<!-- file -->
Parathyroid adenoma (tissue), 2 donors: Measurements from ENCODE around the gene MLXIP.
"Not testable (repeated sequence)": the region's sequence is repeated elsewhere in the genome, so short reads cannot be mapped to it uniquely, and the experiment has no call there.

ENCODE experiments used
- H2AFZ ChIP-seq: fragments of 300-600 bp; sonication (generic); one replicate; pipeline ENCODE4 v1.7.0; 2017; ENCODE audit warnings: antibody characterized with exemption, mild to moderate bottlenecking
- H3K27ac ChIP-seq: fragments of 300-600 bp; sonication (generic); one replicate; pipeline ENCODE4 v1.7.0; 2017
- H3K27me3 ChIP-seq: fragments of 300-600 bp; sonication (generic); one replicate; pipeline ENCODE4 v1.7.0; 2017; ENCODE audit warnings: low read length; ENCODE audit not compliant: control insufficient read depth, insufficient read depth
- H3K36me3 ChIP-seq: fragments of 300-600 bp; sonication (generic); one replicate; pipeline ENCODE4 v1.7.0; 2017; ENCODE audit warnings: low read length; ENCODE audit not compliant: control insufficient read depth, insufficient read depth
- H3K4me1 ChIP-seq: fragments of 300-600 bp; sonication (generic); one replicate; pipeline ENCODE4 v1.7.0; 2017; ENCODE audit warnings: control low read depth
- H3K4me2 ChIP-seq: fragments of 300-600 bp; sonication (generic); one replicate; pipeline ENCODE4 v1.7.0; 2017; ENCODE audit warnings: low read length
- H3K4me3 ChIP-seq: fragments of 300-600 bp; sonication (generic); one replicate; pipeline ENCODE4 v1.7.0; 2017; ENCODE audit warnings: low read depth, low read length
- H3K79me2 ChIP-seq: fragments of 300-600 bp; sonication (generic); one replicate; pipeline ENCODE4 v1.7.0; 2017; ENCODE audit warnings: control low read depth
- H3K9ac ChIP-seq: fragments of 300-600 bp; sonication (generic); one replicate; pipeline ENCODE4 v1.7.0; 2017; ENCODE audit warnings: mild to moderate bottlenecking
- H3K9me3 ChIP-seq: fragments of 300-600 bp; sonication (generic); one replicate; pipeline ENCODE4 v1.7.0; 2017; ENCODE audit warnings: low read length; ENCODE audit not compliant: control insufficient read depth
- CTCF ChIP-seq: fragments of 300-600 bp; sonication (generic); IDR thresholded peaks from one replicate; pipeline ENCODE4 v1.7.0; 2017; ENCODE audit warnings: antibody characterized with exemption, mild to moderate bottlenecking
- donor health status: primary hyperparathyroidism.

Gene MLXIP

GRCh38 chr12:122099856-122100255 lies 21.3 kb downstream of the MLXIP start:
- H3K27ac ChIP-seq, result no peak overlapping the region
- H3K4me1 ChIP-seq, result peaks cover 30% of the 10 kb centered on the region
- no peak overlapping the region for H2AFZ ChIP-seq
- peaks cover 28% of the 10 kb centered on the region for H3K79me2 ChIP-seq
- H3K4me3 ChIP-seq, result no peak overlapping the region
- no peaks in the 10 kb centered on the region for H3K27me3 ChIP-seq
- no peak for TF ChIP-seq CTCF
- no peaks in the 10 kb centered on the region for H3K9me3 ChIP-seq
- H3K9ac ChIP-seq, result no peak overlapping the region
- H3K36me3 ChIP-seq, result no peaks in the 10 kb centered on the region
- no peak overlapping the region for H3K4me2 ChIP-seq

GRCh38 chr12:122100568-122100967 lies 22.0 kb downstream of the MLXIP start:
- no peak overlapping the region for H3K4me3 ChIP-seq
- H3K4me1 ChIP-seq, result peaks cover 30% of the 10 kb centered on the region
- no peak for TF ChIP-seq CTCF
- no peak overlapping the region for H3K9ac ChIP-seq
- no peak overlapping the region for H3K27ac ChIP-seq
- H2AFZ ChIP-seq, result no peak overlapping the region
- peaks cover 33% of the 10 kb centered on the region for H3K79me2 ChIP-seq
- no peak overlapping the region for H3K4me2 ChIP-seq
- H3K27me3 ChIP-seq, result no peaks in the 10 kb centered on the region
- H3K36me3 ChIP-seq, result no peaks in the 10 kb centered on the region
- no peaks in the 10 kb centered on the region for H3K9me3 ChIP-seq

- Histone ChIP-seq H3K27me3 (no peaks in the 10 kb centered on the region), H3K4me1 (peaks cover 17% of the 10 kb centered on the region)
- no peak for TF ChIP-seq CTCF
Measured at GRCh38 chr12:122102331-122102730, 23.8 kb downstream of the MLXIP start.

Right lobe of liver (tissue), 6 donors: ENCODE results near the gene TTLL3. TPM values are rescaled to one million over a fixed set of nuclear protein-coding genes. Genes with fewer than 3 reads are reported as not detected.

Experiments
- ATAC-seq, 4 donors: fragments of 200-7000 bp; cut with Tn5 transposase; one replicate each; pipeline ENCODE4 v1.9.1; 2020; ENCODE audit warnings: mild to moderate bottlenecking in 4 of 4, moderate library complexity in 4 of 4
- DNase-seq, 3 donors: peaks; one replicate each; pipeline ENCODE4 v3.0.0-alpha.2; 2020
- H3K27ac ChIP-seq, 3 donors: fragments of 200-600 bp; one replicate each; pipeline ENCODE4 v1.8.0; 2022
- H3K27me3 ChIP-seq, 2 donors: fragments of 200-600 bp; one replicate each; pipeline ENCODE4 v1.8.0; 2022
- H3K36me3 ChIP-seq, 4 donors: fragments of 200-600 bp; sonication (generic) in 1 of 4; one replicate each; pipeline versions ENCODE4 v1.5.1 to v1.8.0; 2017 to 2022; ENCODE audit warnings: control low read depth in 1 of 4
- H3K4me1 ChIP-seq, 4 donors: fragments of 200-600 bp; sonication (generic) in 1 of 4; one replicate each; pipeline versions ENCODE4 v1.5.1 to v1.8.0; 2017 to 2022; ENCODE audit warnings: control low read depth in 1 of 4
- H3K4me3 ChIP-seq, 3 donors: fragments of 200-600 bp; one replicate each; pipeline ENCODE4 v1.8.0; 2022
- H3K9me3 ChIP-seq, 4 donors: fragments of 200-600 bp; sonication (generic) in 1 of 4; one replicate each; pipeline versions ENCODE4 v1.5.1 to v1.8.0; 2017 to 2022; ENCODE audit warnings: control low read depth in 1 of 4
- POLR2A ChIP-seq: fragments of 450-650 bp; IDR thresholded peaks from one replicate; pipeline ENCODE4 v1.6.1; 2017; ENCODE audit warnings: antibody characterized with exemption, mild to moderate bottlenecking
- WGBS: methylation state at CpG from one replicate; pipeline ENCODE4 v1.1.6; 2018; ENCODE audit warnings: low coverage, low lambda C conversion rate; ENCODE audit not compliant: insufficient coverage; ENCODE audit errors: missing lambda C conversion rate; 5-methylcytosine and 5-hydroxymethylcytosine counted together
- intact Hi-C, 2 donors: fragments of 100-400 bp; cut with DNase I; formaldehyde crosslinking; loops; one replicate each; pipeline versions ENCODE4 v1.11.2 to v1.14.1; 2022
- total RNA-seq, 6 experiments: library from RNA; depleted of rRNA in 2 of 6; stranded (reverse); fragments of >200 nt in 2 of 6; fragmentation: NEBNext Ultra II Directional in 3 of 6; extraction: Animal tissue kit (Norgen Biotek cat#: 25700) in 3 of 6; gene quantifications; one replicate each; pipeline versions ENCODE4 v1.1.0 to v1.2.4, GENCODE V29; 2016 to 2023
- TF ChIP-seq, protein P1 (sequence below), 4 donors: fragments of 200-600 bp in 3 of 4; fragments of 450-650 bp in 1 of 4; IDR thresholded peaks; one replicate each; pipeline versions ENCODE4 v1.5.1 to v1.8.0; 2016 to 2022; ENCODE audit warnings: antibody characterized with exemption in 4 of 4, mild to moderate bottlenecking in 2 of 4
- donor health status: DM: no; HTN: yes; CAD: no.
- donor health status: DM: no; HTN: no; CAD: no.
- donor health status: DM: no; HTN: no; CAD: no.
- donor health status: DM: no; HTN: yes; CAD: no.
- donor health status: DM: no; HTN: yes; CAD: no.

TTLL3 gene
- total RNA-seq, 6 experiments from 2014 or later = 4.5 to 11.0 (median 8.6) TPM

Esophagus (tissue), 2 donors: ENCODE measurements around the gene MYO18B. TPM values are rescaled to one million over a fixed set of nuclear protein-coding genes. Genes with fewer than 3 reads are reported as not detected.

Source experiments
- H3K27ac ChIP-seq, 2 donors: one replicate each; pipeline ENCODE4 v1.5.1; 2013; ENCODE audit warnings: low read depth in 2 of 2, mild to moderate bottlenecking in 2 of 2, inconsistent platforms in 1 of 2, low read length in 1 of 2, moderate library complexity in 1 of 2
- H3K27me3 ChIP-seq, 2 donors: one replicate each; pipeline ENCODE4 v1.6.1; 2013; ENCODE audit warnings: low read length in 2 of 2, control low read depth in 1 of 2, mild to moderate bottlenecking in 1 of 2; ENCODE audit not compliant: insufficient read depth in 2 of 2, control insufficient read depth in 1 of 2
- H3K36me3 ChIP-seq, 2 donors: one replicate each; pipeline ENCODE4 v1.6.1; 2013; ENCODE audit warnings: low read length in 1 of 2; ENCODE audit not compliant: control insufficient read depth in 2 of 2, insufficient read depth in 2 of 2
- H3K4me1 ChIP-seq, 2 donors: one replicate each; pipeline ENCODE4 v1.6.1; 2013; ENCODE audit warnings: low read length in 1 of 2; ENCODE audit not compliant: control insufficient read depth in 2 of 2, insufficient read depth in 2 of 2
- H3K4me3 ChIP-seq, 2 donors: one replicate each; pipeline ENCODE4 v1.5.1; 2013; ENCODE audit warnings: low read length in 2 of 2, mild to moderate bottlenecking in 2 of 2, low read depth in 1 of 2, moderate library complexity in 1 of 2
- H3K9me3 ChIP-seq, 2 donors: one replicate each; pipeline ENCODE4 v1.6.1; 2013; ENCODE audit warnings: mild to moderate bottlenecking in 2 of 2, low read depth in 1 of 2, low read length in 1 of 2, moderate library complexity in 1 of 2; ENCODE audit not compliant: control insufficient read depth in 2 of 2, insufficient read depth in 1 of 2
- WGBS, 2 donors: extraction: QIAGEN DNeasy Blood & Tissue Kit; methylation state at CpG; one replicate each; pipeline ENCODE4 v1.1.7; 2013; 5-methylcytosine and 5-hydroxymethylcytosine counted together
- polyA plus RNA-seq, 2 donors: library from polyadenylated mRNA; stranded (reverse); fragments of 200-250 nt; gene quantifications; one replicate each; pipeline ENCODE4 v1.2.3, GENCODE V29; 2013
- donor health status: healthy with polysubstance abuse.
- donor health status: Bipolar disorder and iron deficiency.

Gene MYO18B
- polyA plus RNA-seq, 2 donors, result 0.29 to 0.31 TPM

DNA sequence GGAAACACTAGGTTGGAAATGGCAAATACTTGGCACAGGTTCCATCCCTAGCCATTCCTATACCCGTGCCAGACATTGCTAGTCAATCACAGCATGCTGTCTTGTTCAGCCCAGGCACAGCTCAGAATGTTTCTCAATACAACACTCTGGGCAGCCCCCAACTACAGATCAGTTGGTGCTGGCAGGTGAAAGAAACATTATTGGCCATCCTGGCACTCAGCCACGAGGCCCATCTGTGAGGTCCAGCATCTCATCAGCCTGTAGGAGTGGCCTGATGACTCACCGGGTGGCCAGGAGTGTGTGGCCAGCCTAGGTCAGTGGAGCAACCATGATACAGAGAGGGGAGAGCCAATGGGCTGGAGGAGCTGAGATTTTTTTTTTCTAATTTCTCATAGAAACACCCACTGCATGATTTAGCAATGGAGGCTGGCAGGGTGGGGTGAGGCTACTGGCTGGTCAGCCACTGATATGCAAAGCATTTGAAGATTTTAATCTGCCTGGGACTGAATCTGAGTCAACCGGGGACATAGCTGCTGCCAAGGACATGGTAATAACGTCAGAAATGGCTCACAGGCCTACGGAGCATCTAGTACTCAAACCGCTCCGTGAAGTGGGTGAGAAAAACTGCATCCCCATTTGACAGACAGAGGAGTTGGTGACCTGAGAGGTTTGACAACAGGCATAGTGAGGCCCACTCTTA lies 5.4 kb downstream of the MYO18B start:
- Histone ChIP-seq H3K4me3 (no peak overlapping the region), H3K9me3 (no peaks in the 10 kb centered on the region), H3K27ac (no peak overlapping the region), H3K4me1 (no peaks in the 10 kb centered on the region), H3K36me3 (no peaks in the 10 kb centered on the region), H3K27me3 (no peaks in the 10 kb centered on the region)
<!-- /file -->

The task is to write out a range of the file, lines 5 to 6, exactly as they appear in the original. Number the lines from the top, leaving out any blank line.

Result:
- H3K27ac ChIP-seq: fragments of 300-600 bp; sonication (generic); one replicate; pipeline ENCODE4 v1.7.0; 2017
- H3K27me3 ChIP-seq: fragments of 300-600 bp; sonication (generic); one replicate; pipeline ENCODE4 v1.7.0; 2017; ENCODE audit warnings: low read length; ENCODE audit not compliant: control insufficient read depth, insufficient read depth